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CC-News
Information About the Communication Continuum
Speech, Language, Literacy
Park Slope Communication & Learning Center Newsletter
Issue 27 - March, 2013
WordsInWords
You can sometimes make words using the letters in a larger word. For example, from the word "tube" you can make "be," "bet," "but," and "tub." Now onto a harder one: how many words can you make from the words "race car?" (Hint: we found 14.)

Riddles for Kids: Valentine's Day
Q: What did the boy sheep say to the girl sheep on Valentine's Day?
A: I love ewe!

Q: What did the boy pickle say to the girl pickle on Valentine's Day?
A: You mean a great dill to me!

Q: What did the boy owl say to the girl owl on Valentine's Day?
A: Owl be yours!

Q: What did the boy elephant say to the girl elephant on Valentine's Day?
A: I love you a ton!

Q: What did the boy cat say to the girl cat on Valentine's Day?
A: You're purr-fect for me!

Q: What did the boy bird say to the girl bird on Valentine's Day?
A: You are my tweet heart!

Q: What did the boy bat say to the girl bat on Valentine's Day?
A: You're fun to hang around with!

Q: What did the boy drum say to the girl drum on Valentine's Day?
A: My heart beats for you!

Q: What did the boy squirrel say to the girl squirrel on Valentine's Day?
A: I'm nuts about you!

Q: What did the girl squirrel say to the boy squirrel on Valentine's Day?
A: You're nuts so bad yourself!

Answers to WordsInWords
Ace, acre, arc, are, area, car, care, ear, era, err, race, racer, rare, rear.

In This Issue

  • Vocal Hygiene – the DOs and DON'Ts of Maintaining a Healthy Voice
  • Stories from the Kids: James and Chris (with videos!)
  • Monthly Feature: Phonic Engine Reading Method & KidsVoyager Online: What happened last month?
  • For Fun: Trivia Quiz
  • For Fun: Some Interesting Events in March!

In Upcoming Issues

  • Bilingualism, is it a positive or a negative?
  • How to help your child write short stories

You're receiving this newsletter either because you have requested it, or because you're a current or former client or associate of Park Slope Communication & Learning Center. If you do not wish to receive any further newsletters, please click "Unsubscribe" at the bottom. You'll have the opportunity to "opt-out" with every e-mail.

Our ongoing goal is to keep you informed about all matters related to the Communication Continuum: Speech, Language, and Literacy; to keep you updated on our seminars and other matters of interest; to answer questions you may have, and also provide some fun activities for your child, created by us, by colleagues, as well as syndicated content.

Questions

Please submit any questions you have regarding Speech, Language, and Literacy, and we'll be happy to reply in an upcoming issue of CC-News. If you do submit a question (to news@parkslopecc.com), be sure to let us know if you'd like your name (first and/or last) to appear, or if you'd prefer it left out.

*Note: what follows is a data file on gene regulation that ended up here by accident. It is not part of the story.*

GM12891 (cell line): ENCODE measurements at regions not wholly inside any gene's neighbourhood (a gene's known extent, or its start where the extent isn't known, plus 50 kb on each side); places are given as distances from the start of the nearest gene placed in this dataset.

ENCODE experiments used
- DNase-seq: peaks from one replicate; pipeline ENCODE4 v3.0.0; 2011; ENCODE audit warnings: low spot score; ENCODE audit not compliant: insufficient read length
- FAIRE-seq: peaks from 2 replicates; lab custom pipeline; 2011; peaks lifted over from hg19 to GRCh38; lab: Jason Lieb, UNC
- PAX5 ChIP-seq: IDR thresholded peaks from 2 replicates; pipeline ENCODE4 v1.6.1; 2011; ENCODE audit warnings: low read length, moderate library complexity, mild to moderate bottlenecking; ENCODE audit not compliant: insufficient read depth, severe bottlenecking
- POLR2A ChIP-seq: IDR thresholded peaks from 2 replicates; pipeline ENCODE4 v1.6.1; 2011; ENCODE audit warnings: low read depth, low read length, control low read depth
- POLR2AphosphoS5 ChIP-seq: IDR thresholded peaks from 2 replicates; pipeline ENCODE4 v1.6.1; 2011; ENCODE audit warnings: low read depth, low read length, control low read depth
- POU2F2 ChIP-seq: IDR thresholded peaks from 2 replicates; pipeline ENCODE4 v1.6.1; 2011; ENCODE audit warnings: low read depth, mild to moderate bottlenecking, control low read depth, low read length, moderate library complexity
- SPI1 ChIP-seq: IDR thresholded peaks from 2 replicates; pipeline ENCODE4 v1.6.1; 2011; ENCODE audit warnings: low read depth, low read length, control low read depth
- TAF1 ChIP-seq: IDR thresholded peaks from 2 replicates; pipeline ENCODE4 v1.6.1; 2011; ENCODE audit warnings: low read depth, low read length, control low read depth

Seminars

In the past, we've held seminars and discussions on: Stuttering, Auditory Processing Disorders, How to Help Your Child Develop Reading Skills, Early Speech and Language Development (0 - 5), Speech/Language/Feeding Developmental Milestones, Using the Phonic Engine® Reading Method to Facilitate Reading, Writing, and Spelling. Please let us know if you'd personally like any of these repeated, or have other topics that you'd like to hear about.

Vocal Hygiene – the DOs and DON'Ts of Maintaining a Healthy Voice

We use it all day, every day. It's something we tend to take for granted. It is our primary method of communicating with the world. It is an important part of who we are as a person. It is our VOICE and it is vital that we take care of it. Vocal hygiene helps us feel better and sound better too! There are many "Do's" and "Don'ts" to keeping our voice healthy and strong. Some may seem obvious, while others not as much. Certain professions, such as teachers, lawyers, coaches and singers seem like the obvious culprits of vocal "abuse."

However, any individual who partakes in these abusive behaviors is subject to poor vocal hygiene and abusing/misusing their voices. Children are particularly at risk, as they tend to use a louder voice and are not always aware of the choices they make that can potentially be harming their vocal cords and overall vocal mechanism. Below is a basic review of the "DO's and DON'Ts" of maintaining a healthy voice. Think of your own personal habits and take note of any changes you can make to your everyday lifestyle that may help to improve the quality of your voice. It is the only voice we have and it is our job to care for it.

DOs:

  • Drink plenty of water (at least eight 8 oz glasses per day)
  • Keep the air in your home somewhat moist. Ensure your environment is as smoke-free and dust-free as possible.
  • Keep your voice at a comfortable pitch. Avoid screaming/yelling whenever possible.
  • Create a quiet and comfortable environment at home. Walk up to your "communication partners" when you are speaking with them – do not shout across the room. Keep the TV or radio at a fairly quiet level to avoid shouting as well.
  • Colds, allergies and sinus infections can greatly impact your vocal hygiene. Take care of the signs and symptoms as soon as you notice them.
  • Whenever possible, keep your stress levels to a minimum. Increased tension levels can impact not only your vocal hygiene, but your overall well-being and mental attitude.